Genres & Styles in Western Classical Music

[This post is #6 in the West­ern Clas­si­cal Music Series]

After look­ing at some of the Forms used in WCM, let us look at some of the pop­u­lar Gen­res or Styles that make up the world of WCM. Note that as music evolved, com­posers increas­ing­ly began to exer­cise their free­dom and cre­ativ­i­ty, to the extent that at times they even broke away from these styles.

Orchestral vs. Chamber Music

WCM works can be broad­ly dif­fer­en­ti­at­ed as either being ‘Orches­tral’ or as ‘Cham­ber Music’. Orches­tral works are those per­formed by a full orches­tra, com­pris­ing dozens of dif­fer­ent instru­ments being played by dozens of per­form­ers. Sev­er­al per­form­ers may play the same instru­ment. Cham­ber Music com­pris­es of works per­formed by a small group of per­form­ers, each play­ing a dif­fer­ent instru­ment. The rea­son for this ter­mi­nol­o­gy is his­tor­i­cal — the occa­sion and pur­pose behind the two gen­res was dif­fer­ent. Orches­tral works were per­formed for the pub­lic; cham­ber music was meant to be per­formed as an accom­pa­ni­ment inside homes of roy­al fam­i­lies who financed and sup­port­ed music com­posers. For obvi­ous rea­sons, Cham­ber Music is also referred to as Ensem­ble.

Addi­tion­al Gen­res may be defined as Instru­men­tal for solo instru­ments, Choral for group of singers (choir). What fol­lows below is a gener­ic descrip­tion of sev­er­al ‘Styles’ that lie with­in these gen­res.


The Solo Con­cer­to is an orches­tral work com­posed in three move­ments, per­formed by the full orches­tra and a solo instru­ment. Typ­i­cal­ly, con­cer­tos are writ­ten for the piano, vio­lin, cel­lo or the flute. The inter­play between the solo instru­ment and the orches­tra is the defin­ing ele­ment of the Con­cer­to — this is the clos­est in WCM to the ‘jugal­ban­di’ in Indi­an Clas­si­cal. The Con­cer­to has also sur­vived cen­turies of musi­cal evo­lu­tion and remains pop­u­lar to this day, with many accom­plished solo instru­men­tal­ists show­cas­ing their vir­tu­oso skills while per­form­ing in this genre.

Here is Sergei Rach­mani­noff him­self play­ing his Piano Con­cer­to No. 2 with the Philadel­phia Orches­tra:

This was record­ed in 1929, so there’s no live video. If this music seems famil­iar to you, it was used in David Lean’s 1945 film ‘Brief Encounter’, Bil­ly Wilder’s 1955 ‘The Sev­en Year Itch’ star­ring Mar­i­lyn Mon­roe with the famous skirt shot, and also in Clint Eastwood’s 2010 film ‘Here­after’. See how clas­si­cal music is time­less? You can read more about Rach­mani­noff and his Piano Con­cer­to No. 2 here.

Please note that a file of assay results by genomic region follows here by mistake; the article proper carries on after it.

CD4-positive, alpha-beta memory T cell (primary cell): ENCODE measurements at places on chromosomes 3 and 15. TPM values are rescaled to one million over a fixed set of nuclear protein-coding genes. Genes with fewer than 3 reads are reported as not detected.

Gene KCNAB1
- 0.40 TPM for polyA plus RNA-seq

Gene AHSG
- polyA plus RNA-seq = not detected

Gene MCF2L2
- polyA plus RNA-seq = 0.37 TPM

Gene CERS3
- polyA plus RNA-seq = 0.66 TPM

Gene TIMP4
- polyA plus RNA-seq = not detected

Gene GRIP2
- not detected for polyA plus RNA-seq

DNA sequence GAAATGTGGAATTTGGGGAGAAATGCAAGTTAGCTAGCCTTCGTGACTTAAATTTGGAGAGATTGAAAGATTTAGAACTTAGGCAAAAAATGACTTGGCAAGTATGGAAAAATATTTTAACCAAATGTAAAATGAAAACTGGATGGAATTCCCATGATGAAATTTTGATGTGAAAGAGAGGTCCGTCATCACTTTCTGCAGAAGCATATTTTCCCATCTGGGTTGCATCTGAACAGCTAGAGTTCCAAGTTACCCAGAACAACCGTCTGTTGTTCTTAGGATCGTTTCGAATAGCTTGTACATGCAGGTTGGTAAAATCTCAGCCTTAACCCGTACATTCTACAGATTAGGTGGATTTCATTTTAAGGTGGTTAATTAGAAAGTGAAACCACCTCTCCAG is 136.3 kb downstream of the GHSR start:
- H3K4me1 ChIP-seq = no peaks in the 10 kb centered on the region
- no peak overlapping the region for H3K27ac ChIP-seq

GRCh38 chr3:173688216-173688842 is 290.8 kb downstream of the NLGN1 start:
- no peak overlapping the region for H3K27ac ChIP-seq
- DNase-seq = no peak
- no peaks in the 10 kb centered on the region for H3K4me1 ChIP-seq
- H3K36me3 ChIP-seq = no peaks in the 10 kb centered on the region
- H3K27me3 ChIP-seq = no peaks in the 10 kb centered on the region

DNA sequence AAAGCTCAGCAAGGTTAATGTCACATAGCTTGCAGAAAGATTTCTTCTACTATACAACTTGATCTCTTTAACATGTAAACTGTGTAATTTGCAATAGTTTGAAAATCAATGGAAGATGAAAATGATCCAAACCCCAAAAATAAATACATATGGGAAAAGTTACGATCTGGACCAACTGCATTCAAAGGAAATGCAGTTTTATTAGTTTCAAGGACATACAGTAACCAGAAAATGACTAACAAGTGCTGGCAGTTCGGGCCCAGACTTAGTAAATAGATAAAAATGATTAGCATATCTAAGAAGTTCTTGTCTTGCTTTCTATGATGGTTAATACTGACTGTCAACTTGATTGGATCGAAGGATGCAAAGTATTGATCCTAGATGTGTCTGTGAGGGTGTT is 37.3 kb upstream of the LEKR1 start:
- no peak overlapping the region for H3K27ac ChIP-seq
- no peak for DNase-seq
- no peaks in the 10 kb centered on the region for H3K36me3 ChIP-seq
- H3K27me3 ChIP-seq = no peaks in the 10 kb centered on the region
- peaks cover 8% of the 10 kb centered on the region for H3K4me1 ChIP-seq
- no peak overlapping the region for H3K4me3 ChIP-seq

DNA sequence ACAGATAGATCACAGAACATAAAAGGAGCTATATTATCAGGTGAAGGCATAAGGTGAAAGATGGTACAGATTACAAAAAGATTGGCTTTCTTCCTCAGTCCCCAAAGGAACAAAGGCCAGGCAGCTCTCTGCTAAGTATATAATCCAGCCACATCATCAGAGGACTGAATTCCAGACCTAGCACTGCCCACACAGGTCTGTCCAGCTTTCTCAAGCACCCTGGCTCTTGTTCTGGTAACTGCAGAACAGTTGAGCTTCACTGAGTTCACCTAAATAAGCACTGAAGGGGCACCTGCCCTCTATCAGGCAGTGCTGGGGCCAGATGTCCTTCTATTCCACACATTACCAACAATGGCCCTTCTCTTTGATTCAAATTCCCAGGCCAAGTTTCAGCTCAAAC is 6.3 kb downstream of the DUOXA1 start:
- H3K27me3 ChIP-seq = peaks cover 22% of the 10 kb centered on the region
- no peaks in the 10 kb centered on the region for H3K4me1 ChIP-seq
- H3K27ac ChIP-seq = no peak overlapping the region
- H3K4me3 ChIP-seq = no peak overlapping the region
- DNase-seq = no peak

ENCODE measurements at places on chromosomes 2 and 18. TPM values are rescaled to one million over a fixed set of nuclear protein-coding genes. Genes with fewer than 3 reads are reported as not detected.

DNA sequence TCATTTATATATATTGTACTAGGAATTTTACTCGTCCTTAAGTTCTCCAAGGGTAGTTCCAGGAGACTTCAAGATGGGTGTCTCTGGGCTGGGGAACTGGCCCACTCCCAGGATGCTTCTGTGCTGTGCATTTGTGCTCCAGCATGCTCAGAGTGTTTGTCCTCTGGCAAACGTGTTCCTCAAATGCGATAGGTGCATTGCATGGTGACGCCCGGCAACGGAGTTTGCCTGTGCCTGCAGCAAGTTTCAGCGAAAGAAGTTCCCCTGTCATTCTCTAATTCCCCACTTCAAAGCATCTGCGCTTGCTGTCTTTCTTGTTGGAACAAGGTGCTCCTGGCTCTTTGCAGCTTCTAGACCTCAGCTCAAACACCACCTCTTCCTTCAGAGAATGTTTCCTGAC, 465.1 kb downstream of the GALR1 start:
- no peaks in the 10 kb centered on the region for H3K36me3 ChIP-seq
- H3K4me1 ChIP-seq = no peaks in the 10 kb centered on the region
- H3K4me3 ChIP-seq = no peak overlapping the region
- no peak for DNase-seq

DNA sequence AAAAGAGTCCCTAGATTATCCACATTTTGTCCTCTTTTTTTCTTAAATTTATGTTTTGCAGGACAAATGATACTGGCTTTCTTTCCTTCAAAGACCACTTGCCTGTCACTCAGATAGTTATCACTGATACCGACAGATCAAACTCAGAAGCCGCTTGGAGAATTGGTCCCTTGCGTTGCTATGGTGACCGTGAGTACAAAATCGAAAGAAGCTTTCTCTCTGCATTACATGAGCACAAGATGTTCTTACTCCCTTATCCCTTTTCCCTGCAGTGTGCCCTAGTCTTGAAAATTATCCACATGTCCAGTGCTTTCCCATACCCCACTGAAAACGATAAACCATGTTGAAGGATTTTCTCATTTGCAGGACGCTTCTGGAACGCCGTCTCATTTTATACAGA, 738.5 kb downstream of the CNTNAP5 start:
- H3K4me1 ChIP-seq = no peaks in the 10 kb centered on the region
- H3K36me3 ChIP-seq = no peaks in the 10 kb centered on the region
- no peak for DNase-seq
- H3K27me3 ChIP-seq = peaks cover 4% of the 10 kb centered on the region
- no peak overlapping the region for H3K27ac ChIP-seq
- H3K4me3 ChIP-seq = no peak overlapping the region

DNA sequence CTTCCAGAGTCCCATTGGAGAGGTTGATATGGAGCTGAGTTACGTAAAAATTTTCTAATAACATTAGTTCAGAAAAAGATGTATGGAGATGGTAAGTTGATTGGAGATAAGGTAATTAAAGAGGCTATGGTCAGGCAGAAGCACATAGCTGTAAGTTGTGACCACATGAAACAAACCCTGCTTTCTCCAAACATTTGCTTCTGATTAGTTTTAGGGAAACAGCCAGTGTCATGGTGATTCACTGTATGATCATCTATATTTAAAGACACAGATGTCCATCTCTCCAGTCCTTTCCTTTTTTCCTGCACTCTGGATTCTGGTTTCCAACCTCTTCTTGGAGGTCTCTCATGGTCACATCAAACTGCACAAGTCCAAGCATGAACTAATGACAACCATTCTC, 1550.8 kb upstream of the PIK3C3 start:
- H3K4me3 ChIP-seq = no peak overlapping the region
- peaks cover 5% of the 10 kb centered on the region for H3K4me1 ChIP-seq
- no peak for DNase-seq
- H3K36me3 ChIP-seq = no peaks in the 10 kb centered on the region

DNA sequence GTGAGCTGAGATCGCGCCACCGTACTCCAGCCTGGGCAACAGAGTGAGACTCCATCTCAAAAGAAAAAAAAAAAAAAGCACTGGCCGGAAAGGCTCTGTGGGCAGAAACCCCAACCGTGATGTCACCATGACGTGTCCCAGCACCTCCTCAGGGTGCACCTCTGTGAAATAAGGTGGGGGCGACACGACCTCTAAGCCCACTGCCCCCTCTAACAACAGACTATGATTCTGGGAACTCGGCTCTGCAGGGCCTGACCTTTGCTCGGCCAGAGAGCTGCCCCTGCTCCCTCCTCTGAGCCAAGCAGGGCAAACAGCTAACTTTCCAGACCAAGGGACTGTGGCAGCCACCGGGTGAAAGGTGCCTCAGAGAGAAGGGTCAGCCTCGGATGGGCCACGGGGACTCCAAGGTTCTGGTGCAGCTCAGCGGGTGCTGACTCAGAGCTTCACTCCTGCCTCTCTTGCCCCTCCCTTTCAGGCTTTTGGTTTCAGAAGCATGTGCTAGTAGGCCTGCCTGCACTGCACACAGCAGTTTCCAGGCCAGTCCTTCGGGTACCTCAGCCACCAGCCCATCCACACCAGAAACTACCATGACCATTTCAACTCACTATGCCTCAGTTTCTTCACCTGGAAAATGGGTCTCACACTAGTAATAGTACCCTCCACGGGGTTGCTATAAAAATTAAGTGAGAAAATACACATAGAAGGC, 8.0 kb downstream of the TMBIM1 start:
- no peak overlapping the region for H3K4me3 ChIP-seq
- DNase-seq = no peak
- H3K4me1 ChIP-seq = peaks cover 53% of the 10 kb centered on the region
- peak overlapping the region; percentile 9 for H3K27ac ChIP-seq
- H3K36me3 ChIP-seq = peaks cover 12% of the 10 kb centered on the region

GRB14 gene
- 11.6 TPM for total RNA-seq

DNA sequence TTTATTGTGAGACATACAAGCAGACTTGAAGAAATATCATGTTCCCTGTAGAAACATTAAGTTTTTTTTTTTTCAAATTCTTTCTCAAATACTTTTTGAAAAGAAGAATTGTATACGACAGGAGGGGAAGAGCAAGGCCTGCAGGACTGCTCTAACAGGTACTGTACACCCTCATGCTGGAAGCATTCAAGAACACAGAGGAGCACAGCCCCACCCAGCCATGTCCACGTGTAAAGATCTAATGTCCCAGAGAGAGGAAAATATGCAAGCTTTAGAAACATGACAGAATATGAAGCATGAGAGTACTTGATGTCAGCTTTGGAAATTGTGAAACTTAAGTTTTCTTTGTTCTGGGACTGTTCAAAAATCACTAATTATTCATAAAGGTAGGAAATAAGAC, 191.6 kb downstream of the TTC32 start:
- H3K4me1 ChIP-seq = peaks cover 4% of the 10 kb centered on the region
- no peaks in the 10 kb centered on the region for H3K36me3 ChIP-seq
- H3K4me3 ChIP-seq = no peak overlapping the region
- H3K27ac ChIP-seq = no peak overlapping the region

Con­ven­tion­al con­cer­tos have the first move­ment in Sonata Form, the sec­ond may be sonata or free-flow­ing, while the finale is typ­i­cal­ly a Ron­do or sim­ply a ‘Theme with Vari­a­tions’.


A Sym­pho­ny is an orches­tral work, typ­i­cal­ly com­posed in four or five move­ments. Like the con­cer­to, sym­phonies have been a main­stay of WCM for a very long time and have been very pop­u­lar. A typ­i­cal sym­pho­ny con­forms to the fol­low­ing struc­ture:

  1. Open­ing move­ment is fast-paced, with a sol­id the­mat­ic char­ac­ter. This move­ment is usu­al­ly in the Sonata Form.
  2. Sec­ond move­ment is slow, some­times melan­choly or solemn. This move­ment may use the Sonata, Ron­do, or a sim­ple Theme with Vari­a­tions form.
  3. Third move­ment is a Min­uet or Scher­zo, mod­er­ate­ly paced. A min­uet is meant to accom­pa­ny dance, the Scher­zo replaced it in lat­er eras, with much faster tem­po. Both fol­low the ‘Ternary Form’ (ABA…).
  4. The Fourth move­ment is the Finale, which is again a fast-paced move­ment in Sonata or Ron­do form.

Many sym­phonies reverse the 2nd and 3rd move­ments. Beethoven evolved the form fur­ther by even intro­duc­ing the choir in the famous ‘Ode to Joy’ finale of his 9th Sym­pho­ny. Here is a sam­ple, con­duct­ed by Her­bert von Kara­jan, in the 1977 New Year’s Eve con­cert of the Berlin Phil­har­mon­ic Orches­tra: